enter image description here

Time progresses as we go up the chart, from 1400 at the bottom to a reasonably modern pronunciation at the top. Along the bottom we see sample words, and at various stages in the chart we see IPA transcriptions of the pronunciation of the vowel in those words. Note that some of the short vowels that remained largely unchanged have been omitted.

As we can see, around 1400 the vowels were (for the most part) pronounced pretty similarly to how they were written, but over time some of diphthongs monophthongised into long vowels, and most of the long vowels (including some of the former diphthongs) broke into new diphthongs.

The long /e:/ in Middle English "been" (which gave Modern English "be") did not break, but instead rose to Modern English /i:/ filling the gap left after Middle English /i:/ broke into the diphthong /əɪ̯/ (giving today's /aɪ̯/ in "time").

Meanwhile the Middle English short /e/ in "let" remained relatively unchanged, with maybe just a slight lowering from [e] to [ɛ].

The Great Vowel Shift is why "short" and "long" vowel pairs in Modern English no longer obviously correspond. The "short" vowels haven't changed much, but the "long" vowels have (mostly) broken into diphthongs and moved around.

Pronunciation of is also not as arbitrary as it may seem for someone used to a language with a more transparent orthography (such as Spanish). In 2000 Mark Rosenfelder came up with a set of 56 rules that predicts the correct pronunciation of English words in General American ~85% of the time (more information available here).

Predicting the pronunciation of is simpler than that though. Avoiding digraphs like , , and following /r/'s (which vary more between dialects and are a little more complicated) and setting aside vowel reduction (which is a whole nother kettle of fish), the spelling is pretty good at telling you whether the vowel is "long" or "short".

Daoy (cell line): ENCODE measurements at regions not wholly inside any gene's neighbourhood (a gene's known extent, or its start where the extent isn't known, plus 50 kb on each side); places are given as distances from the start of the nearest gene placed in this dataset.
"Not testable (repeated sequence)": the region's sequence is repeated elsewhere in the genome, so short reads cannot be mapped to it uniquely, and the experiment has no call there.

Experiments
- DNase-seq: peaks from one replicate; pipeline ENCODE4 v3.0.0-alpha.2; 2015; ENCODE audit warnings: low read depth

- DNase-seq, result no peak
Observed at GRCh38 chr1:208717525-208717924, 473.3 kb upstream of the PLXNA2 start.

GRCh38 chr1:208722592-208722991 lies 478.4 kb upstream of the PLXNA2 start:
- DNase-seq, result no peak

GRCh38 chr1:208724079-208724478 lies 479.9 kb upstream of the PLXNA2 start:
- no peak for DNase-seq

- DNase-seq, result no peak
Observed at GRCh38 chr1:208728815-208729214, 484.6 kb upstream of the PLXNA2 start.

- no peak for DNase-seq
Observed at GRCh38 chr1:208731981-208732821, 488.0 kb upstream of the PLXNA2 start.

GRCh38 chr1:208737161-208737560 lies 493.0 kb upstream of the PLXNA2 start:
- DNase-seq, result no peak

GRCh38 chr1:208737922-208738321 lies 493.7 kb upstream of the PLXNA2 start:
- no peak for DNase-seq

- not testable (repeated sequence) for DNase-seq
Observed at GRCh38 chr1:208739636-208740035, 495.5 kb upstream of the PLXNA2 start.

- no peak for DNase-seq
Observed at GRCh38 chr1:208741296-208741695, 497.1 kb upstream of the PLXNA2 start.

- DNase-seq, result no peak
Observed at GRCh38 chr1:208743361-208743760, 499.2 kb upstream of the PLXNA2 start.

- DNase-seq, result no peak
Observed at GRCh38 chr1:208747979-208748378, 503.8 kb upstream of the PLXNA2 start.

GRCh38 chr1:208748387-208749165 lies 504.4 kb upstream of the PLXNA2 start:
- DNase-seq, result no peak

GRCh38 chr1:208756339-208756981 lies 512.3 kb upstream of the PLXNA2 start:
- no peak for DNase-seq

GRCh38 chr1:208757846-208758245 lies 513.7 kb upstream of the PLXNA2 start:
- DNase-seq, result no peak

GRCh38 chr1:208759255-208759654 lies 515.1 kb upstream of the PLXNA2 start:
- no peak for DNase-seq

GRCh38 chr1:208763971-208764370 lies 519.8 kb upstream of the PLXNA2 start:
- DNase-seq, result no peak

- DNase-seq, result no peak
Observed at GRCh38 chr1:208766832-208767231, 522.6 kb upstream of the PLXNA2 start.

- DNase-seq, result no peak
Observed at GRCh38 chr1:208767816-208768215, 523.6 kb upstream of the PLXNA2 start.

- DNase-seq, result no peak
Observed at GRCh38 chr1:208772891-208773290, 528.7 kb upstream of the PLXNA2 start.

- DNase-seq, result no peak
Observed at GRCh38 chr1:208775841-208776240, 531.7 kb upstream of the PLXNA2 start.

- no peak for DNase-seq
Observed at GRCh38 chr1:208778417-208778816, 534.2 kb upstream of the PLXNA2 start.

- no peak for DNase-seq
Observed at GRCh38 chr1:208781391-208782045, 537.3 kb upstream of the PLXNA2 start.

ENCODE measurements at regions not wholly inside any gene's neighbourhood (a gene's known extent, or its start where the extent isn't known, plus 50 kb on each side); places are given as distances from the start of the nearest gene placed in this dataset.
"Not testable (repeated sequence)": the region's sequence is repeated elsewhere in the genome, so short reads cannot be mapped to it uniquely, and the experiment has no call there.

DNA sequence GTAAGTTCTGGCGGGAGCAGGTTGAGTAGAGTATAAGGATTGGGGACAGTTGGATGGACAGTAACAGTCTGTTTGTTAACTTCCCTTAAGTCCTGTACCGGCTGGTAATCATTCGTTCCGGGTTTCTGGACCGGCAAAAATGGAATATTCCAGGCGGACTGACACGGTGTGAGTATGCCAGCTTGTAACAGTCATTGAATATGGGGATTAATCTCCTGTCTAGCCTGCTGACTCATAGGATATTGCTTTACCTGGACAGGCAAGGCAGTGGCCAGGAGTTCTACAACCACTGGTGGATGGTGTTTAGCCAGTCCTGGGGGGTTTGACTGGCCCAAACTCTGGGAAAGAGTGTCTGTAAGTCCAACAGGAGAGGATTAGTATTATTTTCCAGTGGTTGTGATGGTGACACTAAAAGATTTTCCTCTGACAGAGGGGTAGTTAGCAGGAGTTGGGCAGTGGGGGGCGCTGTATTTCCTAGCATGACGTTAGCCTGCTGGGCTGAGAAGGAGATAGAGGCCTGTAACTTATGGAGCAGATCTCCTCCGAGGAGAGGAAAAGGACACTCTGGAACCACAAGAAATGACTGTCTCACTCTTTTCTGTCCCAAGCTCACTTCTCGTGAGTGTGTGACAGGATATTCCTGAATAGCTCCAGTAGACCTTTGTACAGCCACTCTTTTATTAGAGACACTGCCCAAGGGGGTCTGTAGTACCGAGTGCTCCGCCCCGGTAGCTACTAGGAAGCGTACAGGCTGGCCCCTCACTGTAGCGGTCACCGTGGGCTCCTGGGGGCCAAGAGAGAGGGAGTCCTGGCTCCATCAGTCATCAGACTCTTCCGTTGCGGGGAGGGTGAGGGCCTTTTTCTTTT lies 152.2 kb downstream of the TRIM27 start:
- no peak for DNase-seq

If the is at the end of a word and there is another vowel earlier in the word (e.g. "mate"), it is almost always silent, and serves to clarify the pronunciation of an earlier segment.

If the stressed is in the final syllable, followed by a consonant, and without a silent at the end (e.g. "bet"), it is "short". If followed by a single consonant and a silent (e.g. "Pete") or word-finally (e.g. "be") it is "long".

Elsewhere, if followed by two or more consonants (e.g. the first in "execute", noting that represents the cluster /ks/), it's probably "short", otherwise (e.g. "redo") it's probably "long".


Modern English "be" derives from Middle English [be:n]. Here is the entry for Middle English. There was a historical sound change where [e:] changed to [i:], [æ:] changed to [e:] and so on – the Great Vowel Shift. This is why English spelling is so peculiar, given pronunciation, from the continental perspective, and why we call the letter "a" [e:], and "e" is [i:].

The etymological source of "be" goes back to Germanic and ultimately Indo-European *bhuH (reconstruction uncertain).

Your Answer

By clicking “Post Your Answer”, you agree to our terms of service and acknowledge that you have read and understand our privacy policy and code of conduct.

Not the answer you're looking for? Browse other questions tagged or ask your own question.